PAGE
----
CHARLESTON, W.Va. (AP) — West Virginia’s first female U.S. senator, Shelley Moore Capito, is pushing her own record as she aims for another feat that hasn’t happened in more than a century.
Despite a strong shift toward the GOP in West Virginia, the state hasn’t re-elected a Republican to the Senate since 1907.
Capito has two GOP challengers on Tuesday, while the Democratic primary features a wide variety of candidates.
Republicans made major gains when Capito won the 2014 Senate race, capturing all the state’s U.S. House seats for the first time since 1921. Capito became West Virginia’s first Republican senator since 1959.
President Donald Trump then won 68 percent of the state vote in 2016. Capito hopes that red wave continues this year.
In an Associated Press interview, she highlighted her work on improving economic and broadband development and emphasized her position on the powerful Senate Appropriations Committee. Capito said she’s also helped residents obtain unemployment benefits and other social services during the coronavirus pandemic.
“I think I’ve kept a very close connection to West Virginia, which is really important to people,” Capito said.
Campaign finance records show Capito has raised more than $4 million and has $3 million cash on hand, far more than all other candidates in both parties, combined.
Her GOP primary challengers are Family Policy Council of West Virginia President Allen Whitt and former craftsman Larry Butcher of Wood County. Butcher earned just 4% of the vote in the 2014 primary against Capito.
Whitt, an Alabama native, said Capito’s voting record on issues such as abortion and free speech aren’t conservative enough.
“She’s basically a stated and known moderate,” Whitt said.
Capito, the daughter of the late three-term Republican Gov. Arch A. Moore Jr., countered that she has a strong Republican track record when it comes to approving conservative judges and voting on social issues, as well as the backing of guns rights supporters.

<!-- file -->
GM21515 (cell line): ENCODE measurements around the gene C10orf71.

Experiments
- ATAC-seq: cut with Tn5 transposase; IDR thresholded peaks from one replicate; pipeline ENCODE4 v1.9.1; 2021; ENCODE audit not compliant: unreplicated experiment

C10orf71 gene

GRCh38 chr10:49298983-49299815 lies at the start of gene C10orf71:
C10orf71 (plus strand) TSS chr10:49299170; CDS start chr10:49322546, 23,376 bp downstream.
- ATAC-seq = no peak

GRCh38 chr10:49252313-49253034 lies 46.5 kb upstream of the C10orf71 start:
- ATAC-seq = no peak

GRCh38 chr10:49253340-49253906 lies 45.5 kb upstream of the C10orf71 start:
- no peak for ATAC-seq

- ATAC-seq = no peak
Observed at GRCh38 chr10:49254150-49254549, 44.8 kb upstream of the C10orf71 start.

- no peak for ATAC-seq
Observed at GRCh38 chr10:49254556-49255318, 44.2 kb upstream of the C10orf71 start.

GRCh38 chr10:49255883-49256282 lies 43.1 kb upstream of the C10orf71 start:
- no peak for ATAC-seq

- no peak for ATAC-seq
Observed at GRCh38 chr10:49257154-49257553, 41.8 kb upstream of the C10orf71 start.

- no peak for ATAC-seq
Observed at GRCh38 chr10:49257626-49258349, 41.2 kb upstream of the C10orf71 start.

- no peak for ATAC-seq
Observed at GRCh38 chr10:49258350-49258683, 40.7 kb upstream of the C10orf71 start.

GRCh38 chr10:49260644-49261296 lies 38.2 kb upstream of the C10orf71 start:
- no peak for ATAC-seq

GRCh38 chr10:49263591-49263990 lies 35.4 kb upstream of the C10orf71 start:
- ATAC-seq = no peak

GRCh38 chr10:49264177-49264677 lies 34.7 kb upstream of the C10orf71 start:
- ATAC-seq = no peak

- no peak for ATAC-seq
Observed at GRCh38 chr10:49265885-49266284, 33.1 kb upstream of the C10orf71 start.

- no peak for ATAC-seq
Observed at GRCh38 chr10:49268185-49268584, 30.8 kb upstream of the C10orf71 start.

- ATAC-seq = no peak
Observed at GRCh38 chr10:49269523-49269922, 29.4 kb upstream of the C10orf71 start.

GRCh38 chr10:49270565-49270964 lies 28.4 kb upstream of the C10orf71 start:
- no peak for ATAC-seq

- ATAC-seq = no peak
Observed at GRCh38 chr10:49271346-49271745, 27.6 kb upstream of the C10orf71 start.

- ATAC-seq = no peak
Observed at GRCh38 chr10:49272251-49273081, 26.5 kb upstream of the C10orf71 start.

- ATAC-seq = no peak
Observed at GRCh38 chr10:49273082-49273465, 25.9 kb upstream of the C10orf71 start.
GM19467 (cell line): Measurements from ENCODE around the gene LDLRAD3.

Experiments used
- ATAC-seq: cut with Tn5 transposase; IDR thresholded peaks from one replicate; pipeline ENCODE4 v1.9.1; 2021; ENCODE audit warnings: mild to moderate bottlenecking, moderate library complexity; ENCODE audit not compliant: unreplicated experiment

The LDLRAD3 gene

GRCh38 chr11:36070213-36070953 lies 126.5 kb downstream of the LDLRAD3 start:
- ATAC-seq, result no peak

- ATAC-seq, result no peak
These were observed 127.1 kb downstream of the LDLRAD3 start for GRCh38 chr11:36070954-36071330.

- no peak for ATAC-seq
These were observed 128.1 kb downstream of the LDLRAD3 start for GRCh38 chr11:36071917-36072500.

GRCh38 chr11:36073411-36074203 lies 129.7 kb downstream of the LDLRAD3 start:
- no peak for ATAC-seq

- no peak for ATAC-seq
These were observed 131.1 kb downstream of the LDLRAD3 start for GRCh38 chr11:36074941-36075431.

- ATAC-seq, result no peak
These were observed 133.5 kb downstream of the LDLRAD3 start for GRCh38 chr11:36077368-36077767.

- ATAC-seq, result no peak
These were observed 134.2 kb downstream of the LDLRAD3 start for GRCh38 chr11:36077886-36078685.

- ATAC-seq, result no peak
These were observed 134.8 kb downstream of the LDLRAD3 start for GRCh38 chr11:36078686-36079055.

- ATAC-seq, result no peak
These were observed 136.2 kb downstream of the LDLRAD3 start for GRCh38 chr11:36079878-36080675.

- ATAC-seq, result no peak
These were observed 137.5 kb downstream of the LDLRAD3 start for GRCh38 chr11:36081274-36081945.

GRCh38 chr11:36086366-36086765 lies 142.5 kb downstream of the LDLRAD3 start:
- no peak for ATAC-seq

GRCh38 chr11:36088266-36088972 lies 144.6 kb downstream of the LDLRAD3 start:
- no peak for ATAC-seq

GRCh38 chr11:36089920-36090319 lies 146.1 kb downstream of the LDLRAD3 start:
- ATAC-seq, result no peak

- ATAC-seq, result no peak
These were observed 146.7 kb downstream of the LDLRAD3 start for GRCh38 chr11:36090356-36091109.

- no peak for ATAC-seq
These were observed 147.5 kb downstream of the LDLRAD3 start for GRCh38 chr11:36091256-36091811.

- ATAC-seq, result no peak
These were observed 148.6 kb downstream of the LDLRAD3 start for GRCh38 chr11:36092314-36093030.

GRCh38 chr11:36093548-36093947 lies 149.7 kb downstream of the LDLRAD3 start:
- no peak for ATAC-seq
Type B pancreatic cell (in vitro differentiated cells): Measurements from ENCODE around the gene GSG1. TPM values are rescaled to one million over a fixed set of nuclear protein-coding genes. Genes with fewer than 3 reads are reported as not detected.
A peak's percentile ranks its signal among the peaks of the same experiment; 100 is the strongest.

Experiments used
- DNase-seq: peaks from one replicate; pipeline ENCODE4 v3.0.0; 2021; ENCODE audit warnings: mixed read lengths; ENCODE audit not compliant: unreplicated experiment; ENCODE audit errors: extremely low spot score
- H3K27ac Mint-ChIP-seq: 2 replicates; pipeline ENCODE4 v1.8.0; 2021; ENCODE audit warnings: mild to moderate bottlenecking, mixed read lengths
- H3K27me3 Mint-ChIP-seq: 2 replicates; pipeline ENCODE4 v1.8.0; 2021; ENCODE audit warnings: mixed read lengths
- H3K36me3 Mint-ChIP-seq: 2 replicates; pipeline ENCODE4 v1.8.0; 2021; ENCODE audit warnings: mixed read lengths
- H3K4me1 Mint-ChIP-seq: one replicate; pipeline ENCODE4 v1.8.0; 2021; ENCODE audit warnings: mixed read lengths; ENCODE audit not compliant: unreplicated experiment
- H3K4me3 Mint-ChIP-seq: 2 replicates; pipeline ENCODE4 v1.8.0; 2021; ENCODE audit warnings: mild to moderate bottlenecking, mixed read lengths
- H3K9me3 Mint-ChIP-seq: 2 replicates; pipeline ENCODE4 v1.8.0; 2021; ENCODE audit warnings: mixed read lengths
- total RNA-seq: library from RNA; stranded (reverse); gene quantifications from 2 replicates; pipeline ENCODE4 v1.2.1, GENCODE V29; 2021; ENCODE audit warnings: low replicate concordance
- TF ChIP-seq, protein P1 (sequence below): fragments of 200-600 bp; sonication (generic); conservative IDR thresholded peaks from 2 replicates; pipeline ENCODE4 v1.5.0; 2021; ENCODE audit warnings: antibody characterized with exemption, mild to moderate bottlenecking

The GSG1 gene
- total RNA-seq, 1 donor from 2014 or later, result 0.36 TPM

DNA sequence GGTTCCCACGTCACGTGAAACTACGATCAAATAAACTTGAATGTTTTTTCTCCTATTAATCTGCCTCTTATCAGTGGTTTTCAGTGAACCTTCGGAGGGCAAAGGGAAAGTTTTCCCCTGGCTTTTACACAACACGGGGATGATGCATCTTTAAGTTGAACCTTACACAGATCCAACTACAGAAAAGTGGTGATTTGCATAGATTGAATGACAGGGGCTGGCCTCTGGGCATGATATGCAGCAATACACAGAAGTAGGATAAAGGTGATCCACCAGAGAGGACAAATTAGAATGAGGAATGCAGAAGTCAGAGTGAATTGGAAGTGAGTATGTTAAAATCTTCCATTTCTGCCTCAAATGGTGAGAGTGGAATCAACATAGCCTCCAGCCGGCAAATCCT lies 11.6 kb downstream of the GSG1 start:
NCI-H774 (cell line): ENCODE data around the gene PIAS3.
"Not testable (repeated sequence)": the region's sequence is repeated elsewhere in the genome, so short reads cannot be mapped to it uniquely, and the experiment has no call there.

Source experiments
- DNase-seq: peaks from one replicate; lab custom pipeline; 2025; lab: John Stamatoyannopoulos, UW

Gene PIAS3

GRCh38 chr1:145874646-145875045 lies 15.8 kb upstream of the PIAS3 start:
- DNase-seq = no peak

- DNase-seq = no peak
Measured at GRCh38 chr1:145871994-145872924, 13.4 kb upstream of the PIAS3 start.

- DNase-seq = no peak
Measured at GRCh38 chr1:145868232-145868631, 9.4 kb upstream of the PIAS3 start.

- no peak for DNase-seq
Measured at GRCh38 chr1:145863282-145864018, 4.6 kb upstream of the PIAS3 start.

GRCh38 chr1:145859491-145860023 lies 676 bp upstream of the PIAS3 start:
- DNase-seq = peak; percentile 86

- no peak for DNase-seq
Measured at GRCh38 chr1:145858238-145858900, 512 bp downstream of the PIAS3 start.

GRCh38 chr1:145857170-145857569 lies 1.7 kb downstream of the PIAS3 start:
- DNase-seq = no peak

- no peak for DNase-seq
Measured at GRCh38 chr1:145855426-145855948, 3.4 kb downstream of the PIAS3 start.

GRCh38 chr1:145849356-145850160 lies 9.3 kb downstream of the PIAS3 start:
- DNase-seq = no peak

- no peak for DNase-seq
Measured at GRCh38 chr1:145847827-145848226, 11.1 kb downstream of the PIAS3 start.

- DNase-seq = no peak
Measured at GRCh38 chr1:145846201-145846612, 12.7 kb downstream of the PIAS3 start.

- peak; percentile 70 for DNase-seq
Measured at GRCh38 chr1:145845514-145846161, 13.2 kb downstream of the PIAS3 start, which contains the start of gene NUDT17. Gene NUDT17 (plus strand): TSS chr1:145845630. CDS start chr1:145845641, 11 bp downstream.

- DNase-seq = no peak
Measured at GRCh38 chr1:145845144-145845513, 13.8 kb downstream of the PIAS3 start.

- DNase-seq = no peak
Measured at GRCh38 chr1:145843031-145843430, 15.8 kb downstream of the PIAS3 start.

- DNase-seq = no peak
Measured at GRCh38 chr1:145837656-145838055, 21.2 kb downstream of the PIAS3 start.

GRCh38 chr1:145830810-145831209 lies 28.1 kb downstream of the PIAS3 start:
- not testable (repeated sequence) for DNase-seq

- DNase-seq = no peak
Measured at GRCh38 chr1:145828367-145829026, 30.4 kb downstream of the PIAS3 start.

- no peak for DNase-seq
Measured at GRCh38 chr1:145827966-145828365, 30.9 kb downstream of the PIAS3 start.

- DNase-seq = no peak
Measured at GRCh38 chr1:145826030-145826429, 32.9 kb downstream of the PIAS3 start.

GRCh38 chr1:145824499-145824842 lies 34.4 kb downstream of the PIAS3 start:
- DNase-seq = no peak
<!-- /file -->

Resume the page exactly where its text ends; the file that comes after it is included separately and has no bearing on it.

The Democrats include coal miner’s daughter Paula Jean Swearengin, outspoken retired Army paratrooper Richard Ojeda and former South Charleston Mayor Richie Robb.
Swearengin, a progressive featured in the 2019 Netflix documentary “Knock Down the House,” received 30% of the vote in 2018 against Democratic Sen. Joe Manchin. This time, Swearengin has raised nearly $336,000, by far the most among Democrats in her race, and has accepted only individual donations.
“If I go to D.C., I’ll owe nobody but the people that got me there,” Swearengin said.
The fast-talking Ojeda may not have such strong financial backing, but he touts his combat medals, more than two dozen tattoos and his ability to bench-press 300-pounds.
“I’m 205 pounds of ‘get some,’” Ojeda said.
As a state senator, Ojeda became a friend to state teachers in 2018 during their strike for better pay and benefits. He also took up the cause of medical marijuana, successfully sponsoring legislation to make it legal.
But he lost a 2018 congressional race to now-U.S. Rep. Carol Miller, and then resigned his state Senate seat last year to mount a long-shot bid for president, quitting after two months.
Ojeda has been highly critical of Senate Majority Leader Mitch McConnell, saying the Kentucky Republican “needs a thorn in his side and nobody is better at that than me.”
For West Virginia’s three House members, this likely will be the last race as an incumbent for one of them. The state has lost population for seven straight years, and analysts have projected the loss of one congressional seat after the 2020 census. First Rep. David McKinley is unopposed in his GOP primary, while 2nd District Rep. Alex Mooney faces physician Matthew Hahn and Miller faces Russell Siegel of Lewisburg in the 3rd District.
The Democrats include attorney Tom Payne and software company employee Natalie Cline in the 1st District. Energy analyst Cathy Kunkel is unopposed in the 2nd District, and the 3rd District candidates are Huntington bus service CEO Paul Davis, labor union executive Jeff Lewis, Hillary Turner of Huntington and doctoral student Lacy Watson.